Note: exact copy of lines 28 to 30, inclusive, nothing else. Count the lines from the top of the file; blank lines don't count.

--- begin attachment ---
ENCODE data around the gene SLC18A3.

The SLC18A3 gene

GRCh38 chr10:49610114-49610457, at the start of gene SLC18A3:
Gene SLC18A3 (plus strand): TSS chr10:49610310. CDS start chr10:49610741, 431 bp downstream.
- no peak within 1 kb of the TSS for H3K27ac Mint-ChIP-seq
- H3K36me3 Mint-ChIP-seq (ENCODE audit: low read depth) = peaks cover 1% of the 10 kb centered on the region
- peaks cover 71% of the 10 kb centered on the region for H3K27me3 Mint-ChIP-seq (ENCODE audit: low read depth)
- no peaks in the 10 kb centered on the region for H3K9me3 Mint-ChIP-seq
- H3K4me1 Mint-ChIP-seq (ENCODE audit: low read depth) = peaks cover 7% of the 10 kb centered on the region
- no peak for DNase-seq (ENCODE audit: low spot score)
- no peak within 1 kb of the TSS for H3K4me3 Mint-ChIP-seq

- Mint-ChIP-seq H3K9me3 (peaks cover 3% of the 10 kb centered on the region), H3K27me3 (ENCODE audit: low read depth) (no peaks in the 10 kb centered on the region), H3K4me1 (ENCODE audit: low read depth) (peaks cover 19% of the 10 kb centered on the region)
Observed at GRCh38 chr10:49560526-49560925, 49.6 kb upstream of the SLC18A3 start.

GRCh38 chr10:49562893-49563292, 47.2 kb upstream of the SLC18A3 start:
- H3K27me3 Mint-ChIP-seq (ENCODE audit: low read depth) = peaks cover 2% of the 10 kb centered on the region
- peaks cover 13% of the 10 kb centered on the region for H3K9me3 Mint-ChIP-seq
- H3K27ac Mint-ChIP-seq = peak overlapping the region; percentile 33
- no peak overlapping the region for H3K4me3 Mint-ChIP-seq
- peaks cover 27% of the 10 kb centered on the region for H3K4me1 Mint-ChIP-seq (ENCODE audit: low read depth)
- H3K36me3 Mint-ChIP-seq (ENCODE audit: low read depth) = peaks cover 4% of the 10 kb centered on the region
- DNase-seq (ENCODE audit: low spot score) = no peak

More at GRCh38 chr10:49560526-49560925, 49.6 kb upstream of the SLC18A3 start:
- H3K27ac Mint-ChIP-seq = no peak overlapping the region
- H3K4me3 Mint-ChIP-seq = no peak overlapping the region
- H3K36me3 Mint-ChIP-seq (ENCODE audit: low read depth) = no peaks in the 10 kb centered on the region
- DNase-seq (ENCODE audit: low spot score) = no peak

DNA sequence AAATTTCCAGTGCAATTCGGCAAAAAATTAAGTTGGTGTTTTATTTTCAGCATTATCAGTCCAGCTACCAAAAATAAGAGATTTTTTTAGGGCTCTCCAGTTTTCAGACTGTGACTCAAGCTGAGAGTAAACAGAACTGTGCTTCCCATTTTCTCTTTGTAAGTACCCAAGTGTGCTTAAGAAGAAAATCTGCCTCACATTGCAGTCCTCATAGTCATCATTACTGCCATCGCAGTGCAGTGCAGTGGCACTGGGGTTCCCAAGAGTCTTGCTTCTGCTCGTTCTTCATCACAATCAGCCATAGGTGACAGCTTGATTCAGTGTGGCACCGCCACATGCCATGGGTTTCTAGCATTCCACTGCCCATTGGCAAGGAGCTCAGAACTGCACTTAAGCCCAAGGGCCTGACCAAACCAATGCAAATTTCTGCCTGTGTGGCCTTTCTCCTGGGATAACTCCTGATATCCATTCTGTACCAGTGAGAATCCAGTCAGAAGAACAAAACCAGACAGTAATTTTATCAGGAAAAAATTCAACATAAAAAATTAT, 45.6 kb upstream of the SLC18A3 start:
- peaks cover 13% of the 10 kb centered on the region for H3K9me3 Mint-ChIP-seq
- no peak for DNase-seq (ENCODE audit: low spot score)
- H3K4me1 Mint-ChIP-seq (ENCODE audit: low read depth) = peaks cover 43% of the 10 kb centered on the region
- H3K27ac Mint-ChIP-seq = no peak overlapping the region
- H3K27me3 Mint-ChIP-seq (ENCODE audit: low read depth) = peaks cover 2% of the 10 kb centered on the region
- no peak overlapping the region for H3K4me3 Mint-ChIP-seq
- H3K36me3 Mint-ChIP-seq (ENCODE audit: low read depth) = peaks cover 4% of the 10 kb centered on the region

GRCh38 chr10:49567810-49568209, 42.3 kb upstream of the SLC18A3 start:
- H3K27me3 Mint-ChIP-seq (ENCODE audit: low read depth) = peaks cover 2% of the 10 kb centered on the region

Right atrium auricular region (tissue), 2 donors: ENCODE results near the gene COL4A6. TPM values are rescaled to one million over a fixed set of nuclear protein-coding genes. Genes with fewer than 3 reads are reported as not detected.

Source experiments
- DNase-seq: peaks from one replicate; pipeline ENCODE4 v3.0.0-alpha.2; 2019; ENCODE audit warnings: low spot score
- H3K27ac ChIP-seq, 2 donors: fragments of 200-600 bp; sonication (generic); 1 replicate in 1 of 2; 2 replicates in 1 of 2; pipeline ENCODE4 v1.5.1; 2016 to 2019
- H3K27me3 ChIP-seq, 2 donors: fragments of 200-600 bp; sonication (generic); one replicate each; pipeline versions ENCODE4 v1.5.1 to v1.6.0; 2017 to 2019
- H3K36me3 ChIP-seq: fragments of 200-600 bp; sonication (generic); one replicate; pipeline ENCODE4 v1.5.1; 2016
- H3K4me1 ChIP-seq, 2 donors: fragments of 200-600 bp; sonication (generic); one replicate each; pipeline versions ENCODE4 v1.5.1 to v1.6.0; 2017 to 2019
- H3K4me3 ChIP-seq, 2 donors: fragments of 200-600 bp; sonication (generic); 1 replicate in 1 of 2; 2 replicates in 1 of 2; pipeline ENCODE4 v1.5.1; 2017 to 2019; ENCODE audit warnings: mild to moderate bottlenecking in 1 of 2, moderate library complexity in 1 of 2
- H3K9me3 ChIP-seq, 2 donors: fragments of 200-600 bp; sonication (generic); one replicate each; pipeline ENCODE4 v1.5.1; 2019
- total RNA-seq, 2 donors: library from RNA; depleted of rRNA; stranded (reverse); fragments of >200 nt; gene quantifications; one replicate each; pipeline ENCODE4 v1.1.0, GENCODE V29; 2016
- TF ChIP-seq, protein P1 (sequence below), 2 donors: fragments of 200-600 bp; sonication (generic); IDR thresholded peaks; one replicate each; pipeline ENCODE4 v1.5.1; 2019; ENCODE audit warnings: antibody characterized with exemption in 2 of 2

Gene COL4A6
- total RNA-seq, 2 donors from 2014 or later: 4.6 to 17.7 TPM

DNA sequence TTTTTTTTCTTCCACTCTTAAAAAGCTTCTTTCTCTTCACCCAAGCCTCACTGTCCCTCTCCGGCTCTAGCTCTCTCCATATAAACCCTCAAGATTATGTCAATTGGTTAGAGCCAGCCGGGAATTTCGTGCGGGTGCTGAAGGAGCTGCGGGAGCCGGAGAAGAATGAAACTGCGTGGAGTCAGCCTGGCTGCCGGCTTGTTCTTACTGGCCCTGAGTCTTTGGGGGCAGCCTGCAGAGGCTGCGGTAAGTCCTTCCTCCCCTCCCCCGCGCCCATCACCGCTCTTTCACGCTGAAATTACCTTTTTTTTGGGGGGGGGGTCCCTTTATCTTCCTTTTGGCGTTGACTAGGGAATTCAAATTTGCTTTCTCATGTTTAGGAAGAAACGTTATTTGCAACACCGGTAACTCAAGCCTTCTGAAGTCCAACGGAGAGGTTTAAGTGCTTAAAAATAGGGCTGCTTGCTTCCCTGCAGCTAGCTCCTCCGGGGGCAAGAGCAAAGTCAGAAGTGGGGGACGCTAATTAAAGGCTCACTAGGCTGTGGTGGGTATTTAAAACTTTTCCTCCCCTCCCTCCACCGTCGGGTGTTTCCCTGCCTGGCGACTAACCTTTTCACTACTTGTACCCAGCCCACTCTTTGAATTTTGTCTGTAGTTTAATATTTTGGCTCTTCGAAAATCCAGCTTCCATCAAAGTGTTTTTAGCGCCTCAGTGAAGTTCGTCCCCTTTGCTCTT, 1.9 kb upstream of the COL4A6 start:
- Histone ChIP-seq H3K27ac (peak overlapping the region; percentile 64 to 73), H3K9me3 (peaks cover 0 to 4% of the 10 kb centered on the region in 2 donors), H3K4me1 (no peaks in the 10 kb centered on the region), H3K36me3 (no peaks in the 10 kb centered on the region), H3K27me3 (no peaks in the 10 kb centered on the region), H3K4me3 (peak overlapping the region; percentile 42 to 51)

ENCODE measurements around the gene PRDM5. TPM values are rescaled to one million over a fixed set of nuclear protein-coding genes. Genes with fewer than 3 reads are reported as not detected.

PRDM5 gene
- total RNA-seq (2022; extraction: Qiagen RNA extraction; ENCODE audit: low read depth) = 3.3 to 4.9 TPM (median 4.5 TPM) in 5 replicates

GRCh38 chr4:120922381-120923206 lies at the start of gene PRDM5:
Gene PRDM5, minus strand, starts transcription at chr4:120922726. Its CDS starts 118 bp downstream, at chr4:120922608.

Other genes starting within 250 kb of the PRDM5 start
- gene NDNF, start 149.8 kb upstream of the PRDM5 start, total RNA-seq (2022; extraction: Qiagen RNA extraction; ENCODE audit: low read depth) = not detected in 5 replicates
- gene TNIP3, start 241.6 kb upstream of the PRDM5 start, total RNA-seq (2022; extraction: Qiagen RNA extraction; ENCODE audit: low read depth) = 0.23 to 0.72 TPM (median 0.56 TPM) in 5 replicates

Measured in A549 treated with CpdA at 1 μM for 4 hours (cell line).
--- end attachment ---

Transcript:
- peaks cover 13% of the 10 kb centered on the region for H3K9me3 Mint-ChIP-seq
- no peak for DNase-seq (ENCODE audit: low spot score)
- H3K4me1 Mint-ChIP-seq (ENCODE audit: low read depth) = peaks cover 43% of the 10 kb centered on the region